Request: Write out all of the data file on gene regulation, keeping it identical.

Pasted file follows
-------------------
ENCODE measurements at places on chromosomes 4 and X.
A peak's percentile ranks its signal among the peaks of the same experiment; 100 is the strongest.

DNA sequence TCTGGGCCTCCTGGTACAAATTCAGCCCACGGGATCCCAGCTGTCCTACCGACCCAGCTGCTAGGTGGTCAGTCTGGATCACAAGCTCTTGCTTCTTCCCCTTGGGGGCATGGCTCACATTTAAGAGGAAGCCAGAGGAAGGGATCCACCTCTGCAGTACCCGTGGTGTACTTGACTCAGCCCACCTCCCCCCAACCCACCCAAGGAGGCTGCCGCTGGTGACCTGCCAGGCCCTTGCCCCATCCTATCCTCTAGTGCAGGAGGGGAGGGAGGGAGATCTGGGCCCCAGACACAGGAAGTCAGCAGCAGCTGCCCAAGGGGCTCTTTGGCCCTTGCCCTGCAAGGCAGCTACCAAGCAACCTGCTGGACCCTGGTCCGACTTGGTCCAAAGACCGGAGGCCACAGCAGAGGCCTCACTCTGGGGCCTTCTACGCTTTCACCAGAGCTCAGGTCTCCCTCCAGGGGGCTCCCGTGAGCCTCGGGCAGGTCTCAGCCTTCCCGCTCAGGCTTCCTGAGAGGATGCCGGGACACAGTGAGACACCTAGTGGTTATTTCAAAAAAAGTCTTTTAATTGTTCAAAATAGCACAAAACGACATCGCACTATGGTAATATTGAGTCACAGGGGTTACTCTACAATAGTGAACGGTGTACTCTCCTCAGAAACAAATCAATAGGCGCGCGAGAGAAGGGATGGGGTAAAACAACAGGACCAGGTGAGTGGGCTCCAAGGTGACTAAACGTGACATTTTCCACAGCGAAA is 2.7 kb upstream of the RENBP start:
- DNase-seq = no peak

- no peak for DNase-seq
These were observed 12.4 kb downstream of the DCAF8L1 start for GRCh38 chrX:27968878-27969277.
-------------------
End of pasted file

ENCODE measurements at places on chromosomes 4 and X.
A peak's percentile ranks its signal among the peaks of the same experiment; 100 is the strongest.

DNA sequence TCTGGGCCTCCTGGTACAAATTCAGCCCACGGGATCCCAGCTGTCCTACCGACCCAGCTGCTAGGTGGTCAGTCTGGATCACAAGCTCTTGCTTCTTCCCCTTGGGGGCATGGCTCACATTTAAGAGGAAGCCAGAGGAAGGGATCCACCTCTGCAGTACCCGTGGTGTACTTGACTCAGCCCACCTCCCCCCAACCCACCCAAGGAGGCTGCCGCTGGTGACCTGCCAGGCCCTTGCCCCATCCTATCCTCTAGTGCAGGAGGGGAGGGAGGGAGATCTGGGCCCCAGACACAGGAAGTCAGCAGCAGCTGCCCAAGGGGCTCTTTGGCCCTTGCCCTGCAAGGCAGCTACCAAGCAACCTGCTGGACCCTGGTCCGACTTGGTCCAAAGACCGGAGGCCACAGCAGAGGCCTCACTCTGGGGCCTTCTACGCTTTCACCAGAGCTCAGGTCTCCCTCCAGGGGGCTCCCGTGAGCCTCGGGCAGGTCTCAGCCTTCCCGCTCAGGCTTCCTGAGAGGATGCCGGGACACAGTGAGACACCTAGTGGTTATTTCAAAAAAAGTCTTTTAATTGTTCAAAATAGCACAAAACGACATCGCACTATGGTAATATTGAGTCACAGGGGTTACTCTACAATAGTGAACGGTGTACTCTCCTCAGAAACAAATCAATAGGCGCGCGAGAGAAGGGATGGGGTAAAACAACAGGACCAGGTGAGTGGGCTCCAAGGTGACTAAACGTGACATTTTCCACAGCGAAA is 2.7 kb upstream of the RENBP start:
- DNase-seq = no peak

- no peak for DNase-seq
These were observed 12.4 kb downstream of the DCAF8L1 start for GRCh38 chrX:27968878-27969277.